What do we really know about the 16 nations taking part in Euro 2004?
From their footballing pedigree to their favourite food, find out about the countries heading to Portugal.
One player that means more to Bulgarians than any other is Hristo Stoichkov.
Stoichkov: Angry at times, but talented
He helped the national side to fourth place at the 1994 World Cup.
While at club level, he was instrumental in helping Barcelona win the 1992 European Cup and picked up the European Footballer of the Year award two years later.
Stoichkov was a controversial figure during his playing career.
He was banned for six months after charging at a referee in his first Primera Liga season. Barca fans immediately took a shine to him, whereas officials immediately showed him a card.
Dish of the day:
Bulgarian food is influenced by Slavonic, Greek and Turkish cuisines.
How about starting a Bulgarian meal with a Shopska salad (salad topped off by grated goat's cheese)?
Then for the main course, try a kavarma which is a casserole of pork or veal with onions and mushrooms.
Then round off the meal with some yoghurt - a dessert that some claim originated from the country.
Just think, if some careless so-and-so hadn't let the milk go off by mistake, we'd still be living in blissful ignorance.
How many people knew that the man who invented the first electronic computer was of Bulgarian descent?
Atasanoff's idea may have led to the creation of the BBC computer
No, neither did we.
John Vincent Atanasoff, whose father was from Bulgaria, was born in New York
in the early 20th century.
He went to Iowa University and met Clifford E Berry who helped him produce the Atanasoff-Berry Computer.
Unfortunately the invention was dismantled without Atanasoff's knowledge.
Some people, eh?
Bulgaria have never competed at the Eurovision Song Contest.
However, Bulgarian Nora Nova sang for Germany in the 1964 competition.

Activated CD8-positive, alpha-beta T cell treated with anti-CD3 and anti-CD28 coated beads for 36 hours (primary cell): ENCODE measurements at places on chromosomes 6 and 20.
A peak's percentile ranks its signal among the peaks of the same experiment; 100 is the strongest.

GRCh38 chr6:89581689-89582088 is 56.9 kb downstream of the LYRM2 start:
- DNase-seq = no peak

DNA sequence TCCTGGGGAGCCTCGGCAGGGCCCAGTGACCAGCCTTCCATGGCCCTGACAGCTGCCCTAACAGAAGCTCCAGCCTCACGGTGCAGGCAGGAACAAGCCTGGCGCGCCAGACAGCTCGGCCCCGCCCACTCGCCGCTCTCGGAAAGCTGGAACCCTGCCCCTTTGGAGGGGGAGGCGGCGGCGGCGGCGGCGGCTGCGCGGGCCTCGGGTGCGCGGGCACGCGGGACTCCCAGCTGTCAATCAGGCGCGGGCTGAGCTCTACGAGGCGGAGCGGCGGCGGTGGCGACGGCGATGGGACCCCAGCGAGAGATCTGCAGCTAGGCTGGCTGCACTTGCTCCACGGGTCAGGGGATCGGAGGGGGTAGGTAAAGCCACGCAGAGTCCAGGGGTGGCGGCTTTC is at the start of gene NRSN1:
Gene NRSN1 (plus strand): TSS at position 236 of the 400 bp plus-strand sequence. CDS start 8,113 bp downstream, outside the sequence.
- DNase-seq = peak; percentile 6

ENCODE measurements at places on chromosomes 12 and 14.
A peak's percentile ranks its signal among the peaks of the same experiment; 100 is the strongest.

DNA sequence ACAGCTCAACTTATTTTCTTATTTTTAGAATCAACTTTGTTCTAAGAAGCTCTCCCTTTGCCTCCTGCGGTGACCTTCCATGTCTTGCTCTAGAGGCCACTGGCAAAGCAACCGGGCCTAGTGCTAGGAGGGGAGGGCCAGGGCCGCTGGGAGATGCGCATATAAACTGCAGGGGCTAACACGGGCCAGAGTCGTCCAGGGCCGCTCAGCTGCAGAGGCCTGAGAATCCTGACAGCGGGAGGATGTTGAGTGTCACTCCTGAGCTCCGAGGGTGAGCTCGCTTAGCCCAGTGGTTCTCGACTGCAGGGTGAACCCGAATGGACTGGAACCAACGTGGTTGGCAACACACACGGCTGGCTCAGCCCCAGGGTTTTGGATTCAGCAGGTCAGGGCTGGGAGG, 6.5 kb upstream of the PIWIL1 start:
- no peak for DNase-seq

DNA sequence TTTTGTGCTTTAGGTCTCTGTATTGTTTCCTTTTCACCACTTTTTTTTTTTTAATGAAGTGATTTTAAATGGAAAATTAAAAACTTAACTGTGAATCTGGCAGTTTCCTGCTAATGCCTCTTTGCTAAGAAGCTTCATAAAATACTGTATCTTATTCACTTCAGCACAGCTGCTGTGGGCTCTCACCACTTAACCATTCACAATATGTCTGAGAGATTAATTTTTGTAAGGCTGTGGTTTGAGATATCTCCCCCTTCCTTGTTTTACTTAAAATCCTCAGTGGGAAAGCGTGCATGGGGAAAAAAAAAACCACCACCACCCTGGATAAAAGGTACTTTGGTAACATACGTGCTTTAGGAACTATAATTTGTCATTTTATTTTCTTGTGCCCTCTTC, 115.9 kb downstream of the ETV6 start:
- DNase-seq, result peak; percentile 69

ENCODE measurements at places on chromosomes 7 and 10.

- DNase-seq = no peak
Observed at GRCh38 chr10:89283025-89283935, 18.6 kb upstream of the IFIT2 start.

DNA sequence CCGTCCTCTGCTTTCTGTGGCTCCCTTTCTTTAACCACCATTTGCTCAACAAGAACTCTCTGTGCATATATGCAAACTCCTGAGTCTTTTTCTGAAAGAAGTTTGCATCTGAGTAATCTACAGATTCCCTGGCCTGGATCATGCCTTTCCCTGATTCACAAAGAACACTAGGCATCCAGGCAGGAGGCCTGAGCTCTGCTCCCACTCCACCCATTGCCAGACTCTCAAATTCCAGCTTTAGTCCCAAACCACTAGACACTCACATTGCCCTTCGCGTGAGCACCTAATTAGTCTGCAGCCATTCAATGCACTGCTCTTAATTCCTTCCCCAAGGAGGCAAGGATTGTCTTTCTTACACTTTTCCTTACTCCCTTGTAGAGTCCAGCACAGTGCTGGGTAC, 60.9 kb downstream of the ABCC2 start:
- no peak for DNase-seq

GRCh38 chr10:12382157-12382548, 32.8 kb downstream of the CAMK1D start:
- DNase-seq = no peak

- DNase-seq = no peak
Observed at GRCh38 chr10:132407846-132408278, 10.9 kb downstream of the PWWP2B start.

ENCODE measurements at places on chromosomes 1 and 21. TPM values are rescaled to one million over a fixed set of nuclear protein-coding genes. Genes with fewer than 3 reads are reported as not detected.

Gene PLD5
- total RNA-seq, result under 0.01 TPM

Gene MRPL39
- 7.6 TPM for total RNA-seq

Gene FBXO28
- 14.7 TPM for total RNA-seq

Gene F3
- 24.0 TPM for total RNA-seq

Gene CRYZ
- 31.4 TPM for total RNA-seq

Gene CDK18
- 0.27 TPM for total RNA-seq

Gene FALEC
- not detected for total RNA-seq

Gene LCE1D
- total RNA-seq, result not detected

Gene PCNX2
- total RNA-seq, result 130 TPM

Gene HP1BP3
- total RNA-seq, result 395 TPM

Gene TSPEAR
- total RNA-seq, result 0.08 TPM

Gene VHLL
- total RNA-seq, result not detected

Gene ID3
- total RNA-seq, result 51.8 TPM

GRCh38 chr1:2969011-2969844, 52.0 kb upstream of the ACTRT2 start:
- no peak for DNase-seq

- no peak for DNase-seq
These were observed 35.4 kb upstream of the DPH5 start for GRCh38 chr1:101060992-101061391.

Nora came 13th with Man Gewohnt Sich So Schnell An Das Schone, which apparently is the longest song title in Eurovision history - it also scored nil points.
What a waste of pen and paper.
Bulgaria has more than one style of national dress.
Different communities in the country's many regions have their own traditional costumes.
For example on the Danube Plain and north slopes of the Stara Planina, women wear the 'bruchnik' or double apron.
Whereas in mountainous parts of the country and Thrace, in the south-east, ladies choose to wear the soukman or closed tunic.
The men on the other hand have the choice of belodresnik or chernodresnik, which is a white or black dress.
The colours, however, tend to be brown or blue. Go figure.
Letchkov and his amazing head
The 1994 World Cup finals certainly produced a great number of high points for the Bulgarian national side.
But arguably their best moment came in the quarter-finals against Germany.
In front of their legion of fans at the New York Giants Stadium, Bulgaria came from 1-0 down to beat the defending champions, thanks to goals from Stoichkov and the bald-headed Yordan Letchkov.
Aside from the several occasions Bulgaria have failed to qualify for a major tournament, their nightmare moment came in the semi-finals of the 1994 World Cup when they were outclassed by Italy.
Although the 2-1 scoreline suggests a narrow defeat, it was anything but. In fact, Great Uncle Bulgaria could have done better.